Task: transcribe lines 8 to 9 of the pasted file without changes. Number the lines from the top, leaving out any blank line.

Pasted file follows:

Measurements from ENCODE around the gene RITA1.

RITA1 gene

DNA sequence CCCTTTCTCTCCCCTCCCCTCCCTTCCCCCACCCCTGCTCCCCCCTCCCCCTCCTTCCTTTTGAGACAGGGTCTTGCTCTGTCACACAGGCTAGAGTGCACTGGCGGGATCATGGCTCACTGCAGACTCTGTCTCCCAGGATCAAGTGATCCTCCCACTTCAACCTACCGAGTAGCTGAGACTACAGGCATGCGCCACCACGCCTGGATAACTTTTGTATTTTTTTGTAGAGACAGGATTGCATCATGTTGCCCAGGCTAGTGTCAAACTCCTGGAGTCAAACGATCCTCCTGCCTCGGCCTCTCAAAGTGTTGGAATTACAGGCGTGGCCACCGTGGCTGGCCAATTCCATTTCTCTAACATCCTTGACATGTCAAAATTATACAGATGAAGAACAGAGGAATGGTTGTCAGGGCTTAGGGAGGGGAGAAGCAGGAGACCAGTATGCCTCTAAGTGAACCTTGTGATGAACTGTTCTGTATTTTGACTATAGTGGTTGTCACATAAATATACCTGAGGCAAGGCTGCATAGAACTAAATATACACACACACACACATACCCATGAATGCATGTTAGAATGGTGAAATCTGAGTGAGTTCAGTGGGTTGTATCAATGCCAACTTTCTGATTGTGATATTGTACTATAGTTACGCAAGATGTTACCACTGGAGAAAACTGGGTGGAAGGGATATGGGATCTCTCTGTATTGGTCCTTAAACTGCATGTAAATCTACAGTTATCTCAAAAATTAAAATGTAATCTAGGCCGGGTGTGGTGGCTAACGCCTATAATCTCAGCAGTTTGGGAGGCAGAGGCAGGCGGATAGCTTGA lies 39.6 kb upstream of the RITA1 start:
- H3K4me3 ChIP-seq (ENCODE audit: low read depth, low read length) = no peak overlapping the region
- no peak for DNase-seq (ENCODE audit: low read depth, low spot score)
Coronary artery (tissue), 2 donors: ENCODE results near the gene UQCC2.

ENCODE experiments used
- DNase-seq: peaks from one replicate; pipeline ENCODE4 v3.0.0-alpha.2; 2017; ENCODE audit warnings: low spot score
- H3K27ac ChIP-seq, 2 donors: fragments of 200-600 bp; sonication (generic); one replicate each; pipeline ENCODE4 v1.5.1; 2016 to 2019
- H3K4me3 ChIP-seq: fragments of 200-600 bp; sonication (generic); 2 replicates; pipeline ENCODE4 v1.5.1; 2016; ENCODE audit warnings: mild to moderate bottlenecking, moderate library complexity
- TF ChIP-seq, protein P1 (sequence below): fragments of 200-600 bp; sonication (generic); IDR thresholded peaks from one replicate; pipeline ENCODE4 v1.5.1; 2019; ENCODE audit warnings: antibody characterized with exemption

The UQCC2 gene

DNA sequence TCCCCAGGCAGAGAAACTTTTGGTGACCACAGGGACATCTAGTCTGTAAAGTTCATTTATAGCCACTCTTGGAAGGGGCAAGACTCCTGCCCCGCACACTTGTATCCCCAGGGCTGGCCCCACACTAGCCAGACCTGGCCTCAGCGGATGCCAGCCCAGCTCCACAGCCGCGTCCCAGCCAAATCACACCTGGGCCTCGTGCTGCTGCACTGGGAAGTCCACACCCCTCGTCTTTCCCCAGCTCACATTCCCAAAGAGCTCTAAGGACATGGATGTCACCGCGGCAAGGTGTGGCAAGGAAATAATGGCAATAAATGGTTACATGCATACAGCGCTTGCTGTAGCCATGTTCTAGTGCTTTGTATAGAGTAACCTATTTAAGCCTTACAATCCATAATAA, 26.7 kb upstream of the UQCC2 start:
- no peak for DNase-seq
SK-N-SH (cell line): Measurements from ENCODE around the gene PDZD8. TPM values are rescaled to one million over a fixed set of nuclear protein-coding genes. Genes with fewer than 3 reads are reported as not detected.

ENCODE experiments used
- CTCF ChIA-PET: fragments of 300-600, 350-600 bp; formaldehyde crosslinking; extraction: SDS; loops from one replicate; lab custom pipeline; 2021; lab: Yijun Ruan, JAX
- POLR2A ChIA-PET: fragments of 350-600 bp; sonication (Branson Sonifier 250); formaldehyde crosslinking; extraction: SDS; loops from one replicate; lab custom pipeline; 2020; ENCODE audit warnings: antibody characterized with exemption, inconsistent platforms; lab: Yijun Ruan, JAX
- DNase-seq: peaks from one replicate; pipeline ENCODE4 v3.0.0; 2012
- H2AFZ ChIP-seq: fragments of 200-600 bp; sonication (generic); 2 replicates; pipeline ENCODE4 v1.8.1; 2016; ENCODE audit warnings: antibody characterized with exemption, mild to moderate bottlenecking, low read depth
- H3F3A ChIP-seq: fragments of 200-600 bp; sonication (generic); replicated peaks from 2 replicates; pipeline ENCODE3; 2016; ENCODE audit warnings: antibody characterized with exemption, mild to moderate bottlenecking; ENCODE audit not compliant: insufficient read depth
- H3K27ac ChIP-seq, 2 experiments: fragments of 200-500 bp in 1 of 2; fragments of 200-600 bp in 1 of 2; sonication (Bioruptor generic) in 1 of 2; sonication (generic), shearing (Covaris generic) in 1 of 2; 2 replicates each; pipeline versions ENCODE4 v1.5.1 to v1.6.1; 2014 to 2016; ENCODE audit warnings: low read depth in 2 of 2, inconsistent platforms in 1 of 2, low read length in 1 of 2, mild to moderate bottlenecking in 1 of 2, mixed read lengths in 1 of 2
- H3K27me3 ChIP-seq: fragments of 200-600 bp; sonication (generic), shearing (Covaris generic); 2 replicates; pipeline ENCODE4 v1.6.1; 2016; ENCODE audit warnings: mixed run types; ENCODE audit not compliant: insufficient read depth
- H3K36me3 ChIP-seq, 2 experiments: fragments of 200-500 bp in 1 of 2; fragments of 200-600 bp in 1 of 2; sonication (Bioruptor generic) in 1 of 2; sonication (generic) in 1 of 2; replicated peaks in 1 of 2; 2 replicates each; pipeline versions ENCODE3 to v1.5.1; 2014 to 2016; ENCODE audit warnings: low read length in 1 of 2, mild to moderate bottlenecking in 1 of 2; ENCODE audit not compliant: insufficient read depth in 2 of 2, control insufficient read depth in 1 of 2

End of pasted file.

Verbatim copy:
- DNase-seq: peaks from one replicate; pipeline ENCODE4 v3.0.0-alpha.2; 2017; ENCODE audit warnings: low spot score
- H3K27ac ChIP-seq, 2 donors: fragments of 200-600 bp; sonication (generic); one replicate each; pipeline ENCODE4 v1.5.1; 2016 to 2019